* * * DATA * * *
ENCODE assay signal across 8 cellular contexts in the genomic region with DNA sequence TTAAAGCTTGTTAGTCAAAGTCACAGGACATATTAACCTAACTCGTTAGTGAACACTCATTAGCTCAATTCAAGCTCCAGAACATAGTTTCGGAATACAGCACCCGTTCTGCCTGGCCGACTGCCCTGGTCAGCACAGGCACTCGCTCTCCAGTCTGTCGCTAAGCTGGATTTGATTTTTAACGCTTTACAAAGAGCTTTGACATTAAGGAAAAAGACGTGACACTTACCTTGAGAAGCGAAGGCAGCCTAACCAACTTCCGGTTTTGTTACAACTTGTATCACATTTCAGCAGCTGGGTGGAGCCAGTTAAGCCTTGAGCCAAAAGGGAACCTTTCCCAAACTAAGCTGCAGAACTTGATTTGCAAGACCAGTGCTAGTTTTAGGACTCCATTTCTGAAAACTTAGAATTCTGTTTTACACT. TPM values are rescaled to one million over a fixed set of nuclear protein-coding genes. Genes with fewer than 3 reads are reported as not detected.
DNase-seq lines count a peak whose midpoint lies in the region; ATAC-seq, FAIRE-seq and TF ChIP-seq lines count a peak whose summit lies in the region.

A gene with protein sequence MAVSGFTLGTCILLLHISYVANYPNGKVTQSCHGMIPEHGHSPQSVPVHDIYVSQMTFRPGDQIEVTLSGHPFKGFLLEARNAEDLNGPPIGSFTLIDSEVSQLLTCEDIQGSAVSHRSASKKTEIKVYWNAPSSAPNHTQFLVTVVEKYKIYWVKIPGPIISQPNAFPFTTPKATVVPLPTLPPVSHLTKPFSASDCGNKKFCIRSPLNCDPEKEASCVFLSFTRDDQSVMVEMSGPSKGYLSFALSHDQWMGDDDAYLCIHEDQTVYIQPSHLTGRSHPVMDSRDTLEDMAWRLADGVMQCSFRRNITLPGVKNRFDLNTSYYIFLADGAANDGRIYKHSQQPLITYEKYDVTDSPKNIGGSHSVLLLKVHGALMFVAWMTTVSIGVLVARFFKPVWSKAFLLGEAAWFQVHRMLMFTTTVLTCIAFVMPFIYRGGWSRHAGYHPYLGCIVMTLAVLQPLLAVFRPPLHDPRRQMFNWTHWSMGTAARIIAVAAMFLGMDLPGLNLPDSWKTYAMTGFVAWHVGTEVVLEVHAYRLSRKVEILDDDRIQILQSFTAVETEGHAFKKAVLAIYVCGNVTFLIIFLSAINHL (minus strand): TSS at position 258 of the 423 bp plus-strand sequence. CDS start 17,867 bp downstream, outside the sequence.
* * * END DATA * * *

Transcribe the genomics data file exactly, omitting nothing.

ENCODE assay signal across 8 cellular contexts in the genomic region with DNA sequence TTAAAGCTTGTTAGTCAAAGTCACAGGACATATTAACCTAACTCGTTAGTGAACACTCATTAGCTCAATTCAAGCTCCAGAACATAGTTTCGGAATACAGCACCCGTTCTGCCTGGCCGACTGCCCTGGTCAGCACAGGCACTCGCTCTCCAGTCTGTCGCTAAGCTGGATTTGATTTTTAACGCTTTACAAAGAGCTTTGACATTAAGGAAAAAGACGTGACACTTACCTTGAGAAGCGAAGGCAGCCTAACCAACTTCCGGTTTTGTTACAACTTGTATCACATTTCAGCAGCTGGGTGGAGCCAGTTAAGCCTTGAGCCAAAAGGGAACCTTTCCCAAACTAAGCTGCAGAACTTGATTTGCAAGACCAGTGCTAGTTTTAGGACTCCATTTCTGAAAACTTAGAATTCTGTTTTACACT. TPM values are rescaled to one million over a fixed set of nuclear protein-coding genes. Genes with fewer than 3 reads are reported as not detected.
DNase-seq lines count a peak whose midpoint lies in the region; ATAC-seq, FAIRE-seq and TF ChIP-seq lines count a peak whose summit lies in the region.

A gene with protein sequence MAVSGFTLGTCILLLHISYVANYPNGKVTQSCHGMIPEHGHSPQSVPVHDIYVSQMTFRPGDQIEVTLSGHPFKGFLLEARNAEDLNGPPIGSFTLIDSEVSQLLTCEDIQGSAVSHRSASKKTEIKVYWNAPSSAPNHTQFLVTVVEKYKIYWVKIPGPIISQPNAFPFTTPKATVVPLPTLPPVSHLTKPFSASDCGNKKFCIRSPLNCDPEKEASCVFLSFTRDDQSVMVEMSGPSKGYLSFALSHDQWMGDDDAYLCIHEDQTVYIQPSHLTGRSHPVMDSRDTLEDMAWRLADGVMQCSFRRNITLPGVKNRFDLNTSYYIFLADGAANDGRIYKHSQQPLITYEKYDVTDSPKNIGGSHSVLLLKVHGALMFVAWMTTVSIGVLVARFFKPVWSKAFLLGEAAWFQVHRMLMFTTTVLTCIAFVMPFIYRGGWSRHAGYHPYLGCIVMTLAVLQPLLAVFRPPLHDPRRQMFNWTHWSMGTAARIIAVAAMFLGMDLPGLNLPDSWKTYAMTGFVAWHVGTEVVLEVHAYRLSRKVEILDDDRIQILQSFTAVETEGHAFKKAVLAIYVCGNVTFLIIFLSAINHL (minus strand): TSS at position 258 of the 423 bp plus-strand sequence. CDS start 17,867 bp downstream, outside the sequence.